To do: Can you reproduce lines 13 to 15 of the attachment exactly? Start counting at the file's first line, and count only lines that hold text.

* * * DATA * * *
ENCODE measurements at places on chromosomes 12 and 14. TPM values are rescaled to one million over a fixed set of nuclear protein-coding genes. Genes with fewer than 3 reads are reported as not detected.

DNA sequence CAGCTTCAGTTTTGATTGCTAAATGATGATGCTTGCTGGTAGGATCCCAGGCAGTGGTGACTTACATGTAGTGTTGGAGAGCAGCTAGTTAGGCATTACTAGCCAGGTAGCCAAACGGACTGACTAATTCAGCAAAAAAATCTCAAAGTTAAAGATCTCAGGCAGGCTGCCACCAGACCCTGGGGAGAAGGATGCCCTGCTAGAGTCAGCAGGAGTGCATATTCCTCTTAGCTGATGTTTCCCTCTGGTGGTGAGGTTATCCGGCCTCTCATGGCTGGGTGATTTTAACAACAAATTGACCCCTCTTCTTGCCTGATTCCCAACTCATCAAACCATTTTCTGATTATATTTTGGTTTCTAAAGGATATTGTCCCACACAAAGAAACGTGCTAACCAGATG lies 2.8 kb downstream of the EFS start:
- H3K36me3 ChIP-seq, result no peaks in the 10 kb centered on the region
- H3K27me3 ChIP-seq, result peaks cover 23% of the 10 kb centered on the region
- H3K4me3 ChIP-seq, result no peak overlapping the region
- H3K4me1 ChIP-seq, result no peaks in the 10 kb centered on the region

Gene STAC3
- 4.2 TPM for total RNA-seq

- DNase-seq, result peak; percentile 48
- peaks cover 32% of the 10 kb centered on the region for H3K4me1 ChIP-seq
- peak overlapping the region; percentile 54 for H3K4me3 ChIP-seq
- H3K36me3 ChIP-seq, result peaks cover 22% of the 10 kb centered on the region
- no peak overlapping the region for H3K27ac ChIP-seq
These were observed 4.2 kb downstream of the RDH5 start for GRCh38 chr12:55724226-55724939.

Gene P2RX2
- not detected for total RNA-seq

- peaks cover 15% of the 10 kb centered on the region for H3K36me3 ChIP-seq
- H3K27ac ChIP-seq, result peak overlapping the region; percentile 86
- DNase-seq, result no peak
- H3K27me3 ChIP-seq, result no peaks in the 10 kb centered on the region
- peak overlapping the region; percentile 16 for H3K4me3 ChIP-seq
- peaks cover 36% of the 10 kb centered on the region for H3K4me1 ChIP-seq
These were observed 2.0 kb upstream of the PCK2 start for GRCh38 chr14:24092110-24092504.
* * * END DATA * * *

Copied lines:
- no peak overlapping the region for H3K27ac ChIP-seq
These were observed 4.2 kb downstream of the RDH5 start for GRCh38 chr12:55724226-55724939.

Gene P2RX2